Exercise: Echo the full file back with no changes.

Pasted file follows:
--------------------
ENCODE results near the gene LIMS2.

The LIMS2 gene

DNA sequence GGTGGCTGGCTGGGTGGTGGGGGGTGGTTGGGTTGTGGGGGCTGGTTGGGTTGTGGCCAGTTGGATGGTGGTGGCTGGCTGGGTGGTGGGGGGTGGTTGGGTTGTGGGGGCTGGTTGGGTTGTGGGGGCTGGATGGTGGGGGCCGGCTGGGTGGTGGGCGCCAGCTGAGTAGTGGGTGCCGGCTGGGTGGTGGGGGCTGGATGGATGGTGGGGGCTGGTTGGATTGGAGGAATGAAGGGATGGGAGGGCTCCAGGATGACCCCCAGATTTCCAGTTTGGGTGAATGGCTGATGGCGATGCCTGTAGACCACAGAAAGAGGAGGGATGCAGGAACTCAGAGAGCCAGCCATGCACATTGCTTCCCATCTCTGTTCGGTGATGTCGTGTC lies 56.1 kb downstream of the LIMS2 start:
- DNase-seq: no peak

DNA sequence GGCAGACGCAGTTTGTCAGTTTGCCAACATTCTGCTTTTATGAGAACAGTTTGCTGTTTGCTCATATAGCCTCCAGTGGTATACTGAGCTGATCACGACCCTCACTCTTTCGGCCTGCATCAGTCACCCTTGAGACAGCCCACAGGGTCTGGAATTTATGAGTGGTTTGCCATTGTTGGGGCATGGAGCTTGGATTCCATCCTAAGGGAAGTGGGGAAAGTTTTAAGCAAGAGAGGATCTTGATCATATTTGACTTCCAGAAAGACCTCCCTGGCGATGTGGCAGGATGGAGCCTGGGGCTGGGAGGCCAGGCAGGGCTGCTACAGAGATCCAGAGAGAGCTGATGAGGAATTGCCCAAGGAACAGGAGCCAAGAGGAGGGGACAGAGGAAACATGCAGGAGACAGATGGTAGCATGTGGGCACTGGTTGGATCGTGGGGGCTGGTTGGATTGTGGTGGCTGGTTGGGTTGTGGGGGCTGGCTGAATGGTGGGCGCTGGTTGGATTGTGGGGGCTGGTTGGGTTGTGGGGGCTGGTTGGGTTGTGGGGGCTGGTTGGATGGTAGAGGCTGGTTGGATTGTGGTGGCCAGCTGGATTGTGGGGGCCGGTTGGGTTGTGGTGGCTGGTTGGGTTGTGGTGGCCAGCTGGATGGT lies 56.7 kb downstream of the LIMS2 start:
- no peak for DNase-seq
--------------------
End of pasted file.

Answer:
ENCODE results near the gene LIMS2.

The LIMS2 gene

DNA sequence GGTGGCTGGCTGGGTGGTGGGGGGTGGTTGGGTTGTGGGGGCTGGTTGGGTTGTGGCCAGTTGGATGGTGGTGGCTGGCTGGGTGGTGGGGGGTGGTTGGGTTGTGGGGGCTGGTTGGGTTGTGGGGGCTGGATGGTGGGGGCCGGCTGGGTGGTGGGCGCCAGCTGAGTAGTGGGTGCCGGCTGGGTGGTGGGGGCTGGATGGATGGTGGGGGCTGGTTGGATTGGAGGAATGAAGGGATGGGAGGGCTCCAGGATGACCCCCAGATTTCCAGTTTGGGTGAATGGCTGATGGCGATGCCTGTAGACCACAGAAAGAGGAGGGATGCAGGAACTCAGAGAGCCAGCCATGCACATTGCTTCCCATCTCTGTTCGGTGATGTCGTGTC lies 56.1 kb downstream of the LIMS2 start:
- DNase-seq: no peak

DNA sequence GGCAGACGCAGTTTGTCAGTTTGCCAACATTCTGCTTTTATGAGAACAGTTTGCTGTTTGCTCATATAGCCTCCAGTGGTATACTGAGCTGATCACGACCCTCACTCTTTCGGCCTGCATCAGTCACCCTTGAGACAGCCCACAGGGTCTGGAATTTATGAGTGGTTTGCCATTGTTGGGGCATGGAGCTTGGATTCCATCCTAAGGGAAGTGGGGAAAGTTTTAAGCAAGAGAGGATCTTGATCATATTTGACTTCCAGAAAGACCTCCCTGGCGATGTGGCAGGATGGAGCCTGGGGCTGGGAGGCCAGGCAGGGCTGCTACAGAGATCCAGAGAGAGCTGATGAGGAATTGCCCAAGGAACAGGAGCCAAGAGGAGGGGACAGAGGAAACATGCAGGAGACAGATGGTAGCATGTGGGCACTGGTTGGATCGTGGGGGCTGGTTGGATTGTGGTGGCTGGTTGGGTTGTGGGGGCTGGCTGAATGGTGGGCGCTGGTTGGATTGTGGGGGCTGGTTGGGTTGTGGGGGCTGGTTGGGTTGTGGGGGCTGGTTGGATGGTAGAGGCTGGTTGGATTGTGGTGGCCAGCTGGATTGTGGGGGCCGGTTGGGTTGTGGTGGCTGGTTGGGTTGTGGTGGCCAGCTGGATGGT lies 56.7 kb downstream of the LIMS2 start:
- no peak for DNase-seq